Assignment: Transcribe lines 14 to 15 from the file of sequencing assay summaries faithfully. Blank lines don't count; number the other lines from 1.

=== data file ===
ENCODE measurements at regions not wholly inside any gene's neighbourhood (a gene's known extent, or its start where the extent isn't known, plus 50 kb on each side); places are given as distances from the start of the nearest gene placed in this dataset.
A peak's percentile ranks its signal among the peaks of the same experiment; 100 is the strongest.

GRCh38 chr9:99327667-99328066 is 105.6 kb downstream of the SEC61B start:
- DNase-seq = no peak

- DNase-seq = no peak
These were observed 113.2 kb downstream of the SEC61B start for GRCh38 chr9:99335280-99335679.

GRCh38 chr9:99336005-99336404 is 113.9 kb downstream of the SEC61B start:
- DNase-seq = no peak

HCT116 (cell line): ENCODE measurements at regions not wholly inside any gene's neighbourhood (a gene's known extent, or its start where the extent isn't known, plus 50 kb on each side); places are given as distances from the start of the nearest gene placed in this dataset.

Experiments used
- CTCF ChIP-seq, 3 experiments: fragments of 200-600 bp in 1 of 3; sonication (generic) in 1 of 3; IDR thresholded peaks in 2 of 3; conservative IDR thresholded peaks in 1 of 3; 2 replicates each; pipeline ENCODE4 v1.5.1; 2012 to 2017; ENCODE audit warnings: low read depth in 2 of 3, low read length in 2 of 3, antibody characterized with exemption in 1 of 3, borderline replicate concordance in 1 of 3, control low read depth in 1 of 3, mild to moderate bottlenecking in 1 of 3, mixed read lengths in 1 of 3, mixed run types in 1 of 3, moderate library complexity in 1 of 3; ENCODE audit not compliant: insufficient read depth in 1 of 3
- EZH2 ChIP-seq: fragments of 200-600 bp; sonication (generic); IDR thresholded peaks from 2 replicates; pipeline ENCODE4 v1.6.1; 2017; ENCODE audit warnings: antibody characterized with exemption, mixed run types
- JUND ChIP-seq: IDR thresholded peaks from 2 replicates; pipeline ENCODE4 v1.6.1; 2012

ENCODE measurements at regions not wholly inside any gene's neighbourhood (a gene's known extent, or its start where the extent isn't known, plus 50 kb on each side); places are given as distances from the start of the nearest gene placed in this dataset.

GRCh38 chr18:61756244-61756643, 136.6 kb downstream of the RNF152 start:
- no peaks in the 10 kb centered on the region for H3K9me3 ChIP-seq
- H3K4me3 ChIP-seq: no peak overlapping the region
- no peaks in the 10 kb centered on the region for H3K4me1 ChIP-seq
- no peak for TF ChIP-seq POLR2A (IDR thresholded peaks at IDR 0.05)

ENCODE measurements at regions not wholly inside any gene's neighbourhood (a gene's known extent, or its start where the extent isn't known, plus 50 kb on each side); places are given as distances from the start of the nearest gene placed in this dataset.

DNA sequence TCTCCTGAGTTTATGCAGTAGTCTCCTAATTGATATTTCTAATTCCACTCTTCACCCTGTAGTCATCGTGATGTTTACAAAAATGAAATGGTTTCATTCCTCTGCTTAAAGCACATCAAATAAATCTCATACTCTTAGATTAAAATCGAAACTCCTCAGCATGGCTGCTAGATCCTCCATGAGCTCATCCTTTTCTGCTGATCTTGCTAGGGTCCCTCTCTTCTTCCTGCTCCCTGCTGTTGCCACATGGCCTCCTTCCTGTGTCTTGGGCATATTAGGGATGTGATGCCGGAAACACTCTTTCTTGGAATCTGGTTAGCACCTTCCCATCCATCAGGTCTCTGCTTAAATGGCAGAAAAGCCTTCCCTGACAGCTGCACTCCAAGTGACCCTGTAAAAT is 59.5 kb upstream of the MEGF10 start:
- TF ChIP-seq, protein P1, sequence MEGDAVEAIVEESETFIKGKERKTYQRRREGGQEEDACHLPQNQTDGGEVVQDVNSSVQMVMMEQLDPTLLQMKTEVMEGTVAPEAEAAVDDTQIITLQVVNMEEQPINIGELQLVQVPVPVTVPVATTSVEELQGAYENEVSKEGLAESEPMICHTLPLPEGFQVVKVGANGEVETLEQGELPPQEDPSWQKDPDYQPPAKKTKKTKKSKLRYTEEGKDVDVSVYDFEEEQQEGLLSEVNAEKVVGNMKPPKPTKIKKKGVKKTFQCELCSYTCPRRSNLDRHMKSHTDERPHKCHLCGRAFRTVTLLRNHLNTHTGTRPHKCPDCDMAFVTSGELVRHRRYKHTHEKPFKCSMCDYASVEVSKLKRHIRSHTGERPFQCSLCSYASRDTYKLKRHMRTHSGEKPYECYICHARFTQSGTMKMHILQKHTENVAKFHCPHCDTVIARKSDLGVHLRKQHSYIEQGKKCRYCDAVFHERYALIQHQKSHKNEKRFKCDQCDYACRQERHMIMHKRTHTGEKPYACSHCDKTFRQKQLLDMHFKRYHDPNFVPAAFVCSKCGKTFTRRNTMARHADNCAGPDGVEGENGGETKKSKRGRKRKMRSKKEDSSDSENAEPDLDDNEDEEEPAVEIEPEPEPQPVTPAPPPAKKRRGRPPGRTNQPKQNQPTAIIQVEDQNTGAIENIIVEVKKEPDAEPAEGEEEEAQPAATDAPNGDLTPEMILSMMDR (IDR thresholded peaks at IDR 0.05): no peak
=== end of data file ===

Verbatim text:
ENCODE measurements at regions not wholly inside any gene's neighbourhood (a gene's known extent, or its start where the extent isn't known, plus 50 kb on each side); places are given as distances from the start of the nearest gene placed in this dataset.

GRCh38 chr18:61756244-61756643, 136.6 kb downstream of the RNF152 start: